To date, CTRE has completed a literature review of similar systems and held numerous conversations with industry. This includes sharing DOT needs and existing equipment capabilities (power, mounting, electrical, etc.) with a number of companies of which at least two were considering building or modifying a suitable device.

Depending on industry response and DOT direction, FY21 efforts could include purchase of several units for evaluation in terms of function, practicality, and costs. The DOT staff lead is Donna Matulac with support from John Hart.

Project Details
STATUS

In-Progress

PROJECT NUMBER

17-643

START DATE

07/01/20

END DATE

06/30/21

SPONSORS

Iowa Department of Transportation

Researchers
Principal Investigator
Neal Hawkins

Associate Director, InTrans

Co-Principal Investigator
Skylar Knickerbocker

Research Engineer, REACTOR

Co-Principal Investigator
Anuj Sharma

Research Scientist and Leader, REACTOR

Co-Principal Investigator
Christopher Day

Affiliate Researcher

Co-Principal Investigator
Jing Dong

Transportation Engineer, CTRE

Co-Principal Investigator
Zachary Hans

Director, CWIMS

About the research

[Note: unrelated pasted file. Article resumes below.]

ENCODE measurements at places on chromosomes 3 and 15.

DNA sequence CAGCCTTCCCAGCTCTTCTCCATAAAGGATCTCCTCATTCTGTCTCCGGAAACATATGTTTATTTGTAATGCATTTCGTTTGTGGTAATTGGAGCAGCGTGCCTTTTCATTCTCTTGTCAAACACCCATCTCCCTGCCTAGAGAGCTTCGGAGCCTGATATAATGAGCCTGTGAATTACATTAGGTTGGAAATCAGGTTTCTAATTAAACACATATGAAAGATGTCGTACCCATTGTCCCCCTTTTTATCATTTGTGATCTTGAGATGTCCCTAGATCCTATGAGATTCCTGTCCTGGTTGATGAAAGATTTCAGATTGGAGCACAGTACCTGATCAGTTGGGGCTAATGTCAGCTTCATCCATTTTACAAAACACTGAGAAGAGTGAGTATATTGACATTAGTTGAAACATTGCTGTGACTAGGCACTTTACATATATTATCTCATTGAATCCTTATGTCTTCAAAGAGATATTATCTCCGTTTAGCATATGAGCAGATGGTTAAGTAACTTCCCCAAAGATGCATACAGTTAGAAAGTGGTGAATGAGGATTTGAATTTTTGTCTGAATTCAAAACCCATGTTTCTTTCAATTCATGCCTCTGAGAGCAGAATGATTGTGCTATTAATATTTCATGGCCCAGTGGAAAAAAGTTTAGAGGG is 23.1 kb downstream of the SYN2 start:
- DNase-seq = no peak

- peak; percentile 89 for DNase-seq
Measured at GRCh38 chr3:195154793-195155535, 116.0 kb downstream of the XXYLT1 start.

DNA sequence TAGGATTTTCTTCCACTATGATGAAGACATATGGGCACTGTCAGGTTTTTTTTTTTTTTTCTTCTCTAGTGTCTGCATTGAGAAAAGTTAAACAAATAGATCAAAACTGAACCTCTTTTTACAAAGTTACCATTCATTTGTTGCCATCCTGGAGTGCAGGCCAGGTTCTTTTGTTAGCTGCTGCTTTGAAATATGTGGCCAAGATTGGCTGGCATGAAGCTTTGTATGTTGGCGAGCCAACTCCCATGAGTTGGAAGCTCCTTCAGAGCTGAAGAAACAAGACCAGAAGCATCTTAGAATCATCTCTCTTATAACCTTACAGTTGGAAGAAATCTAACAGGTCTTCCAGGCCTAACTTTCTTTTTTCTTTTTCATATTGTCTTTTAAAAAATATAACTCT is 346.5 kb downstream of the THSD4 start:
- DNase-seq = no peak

This project is part of the main Iowa Department of Transportation-sponsored project, “Iowa DOT Operations Division Cooperative Autonomous Transportation (CAT) Research Support.”

This project provides funding for CTRE support to the Iowa DOT Operations Division specific to Cooperative Automated Transportation (CAT) research, applications, data analytics, demonstrations, and discovery. This work is focused to support Iowa DOTs vision of delivering a safe, reliable, and efficient transportation system by developing a supportive digitally connected driving environment.

For this task, CTRE is providing pavement marking support and development of a statewide strategy consistent with other state Departments of Transportation (DOTs) and national efforts to enable higher levels of autonomous driving. Pavement markings provide guidance drivers but also support Advance Driver Assist Systems (ADAS) like lane departure warning which has been estimated to potentially reduce 29% of all fatal crashes.